TL; DR: ACROS Security is helping admins fix critical vulnerabilities while shortening the time it takes to make updates with 0patch, a platform to distribute, apply, and remove microscopic binary patches. These micropatches can be easily applied to commonly exploited processes to instantly eliminate vulnerabilities — all without having to relaunch the application or reboot the computer. Moving forward, the company will provide admins even greater control over its approach to security with 0Patch Central, a robust management console already available for early access.
For years, the process of applying software patches has been somewhat of a necessary evil.
IT admins, managers, and security professionals undoubtedly recognize that security patching is a crucial step in removing vulnerabilities. Still, many agree that staying up to date can be overwhelming — at best.
According to a 2017 study by ACROS Security, the wide security update gap prevalent in businesses across the globe isn’t caused by a lack of awareness or funding. Instead, nearly three-quarters of respondents (72%) said they worry that software updates will break their production systems.
In addition, more than half (52%) of those surveyed said applying patches disturbs daily business processes, and another 44% said they can’t bear the downtime associated with rebooting entire systems.
ACROS Security is attempting to solve these problems and more with 0patch, the company’s revolutionary platform for distributing, applying, and removing microscopic binary patches.
Unlike traditional security patches, these micropatches are light enough to fix vulnerabilities without restarting applications or rebooting computers, and they won’t introduce the substantial risks associated with large code changes. In many cases, 0patch can shorten the security update gap to days or even hours.
“We call them micropatches because they’re so small — typically anywhere from 10 to 30 bytes of code,” said Mitja Kolsek, CEO & Co-Founder at 0patch. “They don’t consume a lot of bandwidth, and you can even download them from a satellite link if you need to.”
Moving forward, ACROS Security will grant admins and IT managers even greater control when it comes to security management through 0patch Central, a robust management console already available to users by request.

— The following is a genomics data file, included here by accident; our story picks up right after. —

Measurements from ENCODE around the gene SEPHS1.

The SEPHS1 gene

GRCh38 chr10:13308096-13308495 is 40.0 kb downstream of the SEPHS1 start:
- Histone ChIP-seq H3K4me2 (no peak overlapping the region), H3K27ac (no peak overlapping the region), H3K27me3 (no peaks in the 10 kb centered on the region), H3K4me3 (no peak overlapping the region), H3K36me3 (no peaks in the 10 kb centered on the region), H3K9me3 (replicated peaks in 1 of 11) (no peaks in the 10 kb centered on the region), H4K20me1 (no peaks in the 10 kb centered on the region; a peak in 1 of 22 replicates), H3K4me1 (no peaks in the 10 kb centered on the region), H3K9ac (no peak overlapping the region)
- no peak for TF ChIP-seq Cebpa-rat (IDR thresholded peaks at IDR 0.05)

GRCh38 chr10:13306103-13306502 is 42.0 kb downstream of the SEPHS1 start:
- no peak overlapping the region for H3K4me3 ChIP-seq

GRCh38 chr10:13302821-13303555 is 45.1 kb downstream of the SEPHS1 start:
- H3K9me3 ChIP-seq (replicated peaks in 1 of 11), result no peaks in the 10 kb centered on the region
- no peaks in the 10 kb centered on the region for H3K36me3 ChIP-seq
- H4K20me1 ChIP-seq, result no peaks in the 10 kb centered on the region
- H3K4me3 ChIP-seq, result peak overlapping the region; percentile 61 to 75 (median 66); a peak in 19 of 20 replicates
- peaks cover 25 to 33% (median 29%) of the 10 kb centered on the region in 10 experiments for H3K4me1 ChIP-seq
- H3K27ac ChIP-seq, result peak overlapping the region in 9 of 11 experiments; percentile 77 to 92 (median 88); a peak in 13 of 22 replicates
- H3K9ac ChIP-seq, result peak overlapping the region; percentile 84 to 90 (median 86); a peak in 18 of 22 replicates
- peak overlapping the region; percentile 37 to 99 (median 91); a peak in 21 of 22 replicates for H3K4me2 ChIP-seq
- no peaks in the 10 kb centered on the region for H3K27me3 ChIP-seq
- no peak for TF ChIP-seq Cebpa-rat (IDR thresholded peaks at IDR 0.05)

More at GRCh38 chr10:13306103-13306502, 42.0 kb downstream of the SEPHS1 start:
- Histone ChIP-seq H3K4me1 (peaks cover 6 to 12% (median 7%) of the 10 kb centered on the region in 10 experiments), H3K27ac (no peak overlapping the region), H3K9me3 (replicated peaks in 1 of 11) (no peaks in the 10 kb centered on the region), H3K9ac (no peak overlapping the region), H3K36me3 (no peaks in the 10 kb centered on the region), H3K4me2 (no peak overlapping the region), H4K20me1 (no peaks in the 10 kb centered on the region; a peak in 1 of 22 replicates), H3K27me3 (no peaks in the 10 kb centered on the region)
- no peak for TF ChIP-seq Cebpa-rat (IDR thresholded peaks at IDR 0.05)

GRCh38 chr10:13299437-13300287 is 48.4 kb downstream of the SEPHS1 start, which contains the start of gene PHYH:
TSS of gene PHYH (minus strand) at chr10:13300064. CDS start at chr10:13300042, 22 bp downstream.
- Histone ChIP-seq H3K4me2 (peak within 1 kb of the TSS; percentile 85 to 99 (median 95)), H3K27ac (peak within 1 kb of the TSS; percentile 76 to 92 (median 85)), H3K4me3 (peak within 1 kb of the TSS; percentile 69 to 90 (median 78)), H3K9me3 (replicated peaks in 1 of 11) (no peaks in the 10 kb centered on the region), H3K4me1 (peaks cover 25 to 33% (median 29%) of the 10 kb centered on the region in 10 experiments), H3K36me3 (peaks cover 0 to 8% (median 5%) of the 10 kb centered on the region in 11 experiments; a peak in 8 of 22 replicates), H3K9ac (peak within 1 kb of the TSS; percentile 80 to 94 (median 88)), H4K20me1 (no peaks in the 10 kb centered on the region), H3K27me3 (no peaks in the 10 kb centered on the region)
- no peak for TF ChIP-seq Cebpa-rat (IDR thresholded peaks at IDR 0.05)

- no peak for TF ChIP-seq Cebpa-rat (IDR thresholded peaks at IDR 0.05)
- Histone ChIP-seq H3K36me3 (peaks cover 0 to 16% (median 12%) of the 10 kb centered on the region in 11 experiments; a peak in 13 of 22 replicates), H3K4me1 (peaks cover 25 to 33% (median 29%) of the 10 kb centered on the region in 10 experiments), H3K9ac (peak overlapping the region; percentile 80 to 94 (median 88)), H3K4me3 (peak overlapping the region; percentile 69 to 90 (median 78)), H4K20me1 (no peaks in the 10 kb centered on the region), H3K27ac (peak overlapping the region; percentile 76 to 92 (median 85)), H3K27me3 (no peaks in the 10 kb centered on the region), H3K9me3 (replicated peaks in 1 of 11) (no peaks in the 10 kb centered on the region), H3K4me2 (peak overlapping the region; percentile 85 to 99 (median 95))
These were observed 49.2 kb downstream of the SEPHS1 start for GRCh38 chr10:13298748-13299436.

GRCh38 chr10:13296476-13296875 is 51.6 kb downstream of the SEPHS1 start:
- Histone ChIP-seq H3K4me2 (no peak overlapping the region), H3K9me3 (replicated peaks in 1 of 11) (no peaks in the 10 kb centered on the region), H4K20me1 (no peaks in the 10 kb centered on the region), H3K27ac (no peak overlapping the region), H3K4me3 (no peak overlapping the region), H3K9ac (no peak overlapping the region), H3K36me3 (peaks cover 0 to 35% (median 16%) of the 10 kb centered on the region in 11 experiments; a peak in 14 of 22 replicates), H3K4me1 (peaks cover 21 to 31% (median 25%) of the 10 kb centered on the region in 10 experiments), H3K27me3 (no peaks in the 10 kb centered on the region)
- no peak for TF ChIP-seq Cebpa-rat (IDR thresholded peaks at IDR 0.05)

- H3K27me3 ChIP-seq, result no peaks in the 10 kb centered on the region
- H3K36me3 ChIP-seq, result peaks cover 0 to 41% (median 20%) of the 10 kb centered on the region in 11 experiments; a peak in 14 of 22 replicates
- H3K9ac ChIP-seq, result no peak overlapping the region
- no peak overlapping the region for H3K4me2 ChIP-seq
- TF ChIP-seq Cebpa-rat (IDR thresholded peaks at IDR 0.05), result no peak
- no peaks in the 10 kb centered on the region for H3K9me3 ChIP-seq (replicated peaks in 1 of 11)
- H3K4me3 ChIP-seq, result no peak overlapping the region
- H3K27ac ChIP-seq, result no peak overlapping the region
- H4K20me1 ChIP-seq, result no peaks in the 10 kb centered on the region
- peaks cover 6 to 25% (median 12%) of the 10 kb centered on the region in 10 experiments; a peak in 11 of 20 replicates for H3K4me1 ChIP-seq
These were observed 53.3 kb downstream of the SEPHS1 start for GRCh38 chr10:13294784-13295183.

Leveraging Two Decades of Experience in Security Assessments
ACROS Security, a Slovenia-based company specializing in security assessments, was founded in 1999. Back then, businesses mainly hired the company to break into their software and then help them fix any discovered vulnerabilities.
“We were lucky enough to impress some of the U.S. companies by proving that we knew how to find holes in their software,” Mitja said. “This launched us into the U.S. market.”
ACROS Security’s customer base continued to expand, particularly in Silicon Valley. Several customers, including a fair number of banks, began to leverage the company’s penetration tests, which simulate actual attacks. The company managed to break into customers’ systems every time, but Mitja said it wasn’t because their employees were geniuses. It was because performing the attacks was easy.
“Basically, every time we were hired to break into a network, we just searched for publicly known vulnerabilities, usually in Windows or products like Adobe Reader or Adobe Flash,” Mitja said. “There were, and still are, a lot of N-day vulnerabilities.”
These unintended flaws are known to the software vendor but haven’t been patched, leaving the potential for cybercriminals to exploit security holes.
“After doing that for nearly 15 years, we noticed that it was not getting any harder to break into these decent-sized networks, even though next-generation technology security products were getting launched every year,” Mitja said.
After conversations with admins and customers whose defenses had been breached, ACROS Security realized that many organizations delay the application of official vendor updates for days, weeks, or sometimes even months.
“It’s really a matter of being between a rock and a hard place for admins,” Mitja said. “On one hand, they know that if they don’t apply these patches, they may be vulnerable to attacks. But if they do apply them, they might single-handedly stop operations.”
So, in 2016, more than a decade after its founding, ACROS Security introduced 0patch as a solution for patching hesitation. To date, the company has supplied more than 400 micropatches that address some of the most important, commonly-exploited software holes.
Remove Vulnerabilities Easily and Instantaneously